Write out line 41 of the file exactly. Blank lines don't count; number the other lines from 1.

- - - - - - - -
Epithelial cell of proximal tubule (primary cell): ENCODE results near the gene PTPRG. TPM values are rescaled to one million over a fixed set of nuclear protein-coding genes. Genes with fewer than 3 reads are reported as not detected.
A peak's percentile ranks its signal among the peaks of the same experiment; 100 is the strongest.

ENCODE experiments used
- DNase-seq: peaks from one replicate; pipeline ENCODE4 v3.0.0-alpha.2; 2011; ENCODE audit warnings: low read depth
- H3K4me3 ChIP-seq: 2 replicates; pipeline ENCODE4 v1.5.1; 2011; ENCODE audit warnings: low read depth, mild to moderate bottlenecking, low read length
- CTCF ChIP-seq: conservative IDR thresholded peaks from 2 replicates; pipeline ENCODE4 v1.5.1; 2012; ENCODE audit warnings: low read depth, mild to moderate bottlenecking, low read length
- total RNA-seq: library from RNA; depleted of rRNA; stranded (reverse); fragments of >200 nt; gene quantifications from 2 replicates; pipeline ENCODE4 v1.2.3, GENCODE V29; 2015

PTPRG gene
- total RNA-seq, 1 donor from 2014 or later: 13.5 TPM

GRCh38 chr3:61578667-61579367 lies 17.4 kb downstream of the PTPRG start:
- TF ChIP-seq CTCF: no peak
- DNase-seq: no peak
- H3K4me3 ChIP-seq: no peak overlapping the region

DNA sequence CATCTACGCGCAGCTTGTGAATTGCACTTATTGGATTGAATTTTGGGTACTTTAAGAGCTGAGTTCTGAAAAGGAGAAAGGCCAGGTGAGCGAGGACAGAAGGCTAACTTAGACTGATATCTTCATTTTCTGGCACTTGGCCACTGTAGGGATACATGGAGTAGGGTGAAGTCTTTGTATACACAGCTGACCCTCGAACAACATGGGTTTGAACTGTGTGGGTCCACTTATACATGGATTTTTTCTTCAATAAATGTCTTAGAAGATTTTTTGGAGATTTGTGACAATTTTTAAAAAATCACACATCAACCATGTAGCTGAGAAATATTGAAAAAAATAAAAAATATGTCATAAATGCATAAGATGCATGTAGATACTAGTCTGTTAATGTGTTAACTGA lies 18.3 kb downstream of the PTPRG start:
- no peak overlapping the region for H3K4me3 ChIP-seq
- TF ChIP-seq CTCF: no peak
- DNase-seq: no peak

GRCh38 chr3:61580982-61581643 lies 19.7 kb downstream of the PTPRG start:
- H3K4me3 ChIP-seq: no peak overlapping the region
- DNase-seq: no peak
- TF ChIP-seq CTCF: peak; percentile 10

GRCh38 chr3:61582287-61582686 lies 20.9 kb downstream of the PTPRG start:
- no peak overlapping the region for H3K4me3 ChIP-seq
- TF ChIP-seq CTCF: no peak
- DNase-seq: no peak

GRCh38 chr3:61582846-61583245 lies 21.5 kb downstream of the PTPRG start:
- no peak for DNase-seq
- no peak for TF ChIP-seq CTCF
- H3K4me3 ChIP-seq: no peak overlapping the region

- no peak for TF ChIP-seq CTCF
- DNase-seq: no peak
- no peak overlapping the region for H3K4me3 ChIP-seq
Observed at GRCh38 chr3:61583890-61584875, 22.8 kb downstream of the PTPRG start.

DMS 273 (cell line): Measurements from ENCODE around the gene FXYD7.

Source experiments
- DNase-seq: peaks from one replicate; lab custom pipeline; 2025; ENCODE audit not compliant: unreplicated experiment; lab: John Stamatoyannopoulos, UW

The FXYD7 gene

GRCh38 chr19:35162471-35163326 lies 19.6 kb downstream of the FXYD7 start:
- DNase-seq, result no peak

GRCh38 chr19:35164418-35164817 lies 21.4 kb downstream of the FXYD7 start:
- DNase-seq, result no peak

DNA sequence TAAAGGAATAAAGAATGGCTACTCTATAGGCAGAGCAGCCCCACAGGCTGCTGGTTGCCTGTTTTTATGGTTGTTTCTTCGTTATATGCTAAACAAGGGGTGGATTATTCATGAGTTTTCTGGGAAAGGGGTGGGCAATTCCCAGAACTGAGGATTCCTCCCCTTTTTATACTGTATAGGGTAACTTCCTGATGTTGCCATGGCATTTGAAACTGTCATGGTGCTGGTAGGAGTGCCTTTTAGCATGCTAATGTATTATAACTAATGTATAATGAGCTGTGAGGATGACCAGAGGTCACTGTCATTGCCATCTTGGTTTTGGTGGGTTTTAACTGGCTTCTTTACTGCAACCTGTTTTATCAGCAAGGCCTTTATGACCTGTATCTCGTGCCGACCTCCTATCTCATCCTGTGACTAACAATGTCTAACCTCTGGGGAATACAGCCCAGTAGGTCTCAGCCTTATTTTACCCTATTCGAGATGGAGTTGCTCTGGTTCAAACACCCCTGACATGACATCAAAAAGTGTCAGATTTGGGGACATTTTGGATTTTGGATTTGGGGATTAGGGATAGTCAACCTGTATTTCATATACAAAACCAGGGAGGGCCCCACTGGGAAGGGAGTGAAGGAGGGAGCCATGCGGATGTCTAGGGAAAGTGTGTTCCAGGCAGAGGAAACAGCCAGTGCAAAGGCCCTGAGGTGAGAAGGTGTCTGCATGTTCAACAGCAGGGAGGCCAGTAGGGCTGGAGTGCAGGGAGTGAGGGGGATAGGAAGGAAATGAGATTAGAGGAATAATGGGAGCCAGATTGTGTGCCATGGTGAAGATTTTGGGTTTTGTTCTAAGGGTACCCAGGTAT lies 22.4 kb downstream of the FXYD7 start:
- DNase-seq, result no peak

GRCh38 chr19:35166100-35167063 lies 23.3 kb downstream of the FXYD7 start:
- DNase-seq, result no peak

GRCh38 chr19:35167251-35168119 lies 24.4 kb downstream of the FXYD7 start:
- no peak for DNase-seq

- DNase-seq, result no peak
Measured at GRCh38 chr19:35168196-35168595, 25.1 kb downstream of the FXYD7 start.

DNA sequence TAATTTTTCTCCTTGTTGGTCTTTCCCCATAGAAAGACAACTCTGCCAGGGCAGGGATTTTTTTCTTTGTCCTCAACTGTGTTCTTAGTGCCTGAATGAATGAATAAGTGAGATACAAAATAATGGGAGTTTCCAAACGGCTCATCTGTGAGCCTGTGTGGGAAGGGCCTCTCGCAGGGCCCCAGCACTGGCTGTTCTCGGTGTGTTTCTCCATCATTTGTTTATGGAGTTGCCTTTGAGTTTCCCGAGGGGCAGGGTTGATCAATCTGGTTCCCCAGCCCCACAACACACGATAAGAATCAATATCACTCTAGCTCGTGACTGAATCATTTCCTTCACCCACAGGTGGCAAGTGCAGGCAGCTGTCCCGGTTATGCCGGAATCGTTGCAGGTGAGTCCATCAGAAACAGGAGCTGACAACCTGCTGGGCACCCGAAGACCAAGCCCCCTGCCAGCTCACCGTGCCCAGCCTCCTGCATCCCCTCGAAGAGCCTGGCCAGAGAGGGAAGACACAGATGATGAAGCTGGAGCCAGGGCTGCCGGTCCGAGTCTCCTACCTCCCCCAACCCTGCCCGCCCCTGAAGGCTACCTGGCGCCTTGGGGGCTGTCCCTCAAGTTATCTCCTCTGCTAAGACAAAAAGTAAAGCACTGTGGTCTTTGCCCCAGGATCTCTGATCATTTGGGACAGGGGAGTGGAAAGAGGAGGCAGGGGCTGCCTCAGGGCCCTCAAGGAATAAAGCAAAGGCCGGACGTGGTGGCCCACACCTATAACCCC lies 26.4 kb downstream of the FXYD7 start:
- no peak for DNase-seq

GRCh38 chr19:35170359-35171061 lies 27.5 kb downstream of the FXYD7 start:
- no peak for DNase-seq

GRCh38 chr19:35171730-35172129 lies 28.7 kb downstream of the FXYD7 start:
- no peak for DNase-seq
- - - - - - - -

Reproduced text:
- DNase-seq, result no peak